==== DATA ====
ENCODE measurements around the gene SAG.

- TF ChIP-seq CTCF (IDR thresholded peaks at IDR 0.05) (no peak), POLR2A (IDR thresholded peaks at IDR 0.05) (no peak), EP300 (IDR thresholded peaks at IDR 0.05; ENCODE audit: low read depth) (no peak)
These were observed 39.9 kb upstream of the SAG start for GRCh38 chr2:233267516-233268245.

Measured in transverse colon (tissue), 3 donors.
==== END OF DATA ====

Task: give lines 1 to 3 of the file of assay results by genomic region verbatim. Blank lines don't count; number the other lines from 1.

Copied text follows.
ENCODE measurements around the gene SAG.

- TF ChIP-seq CTCF (IDR thresholded peaks at IDR 0.05) (no peak), POLR2A (IDR thresholded peaks at IDR 0.05) (no peak), EP300 (IDR thresholded peaks at IDR 0.05; ENCODE audit: low read depth) (no peak)
These were observed 39.9 kb upstream of the SAG start for GRCh38 chr2:233267516-233268245.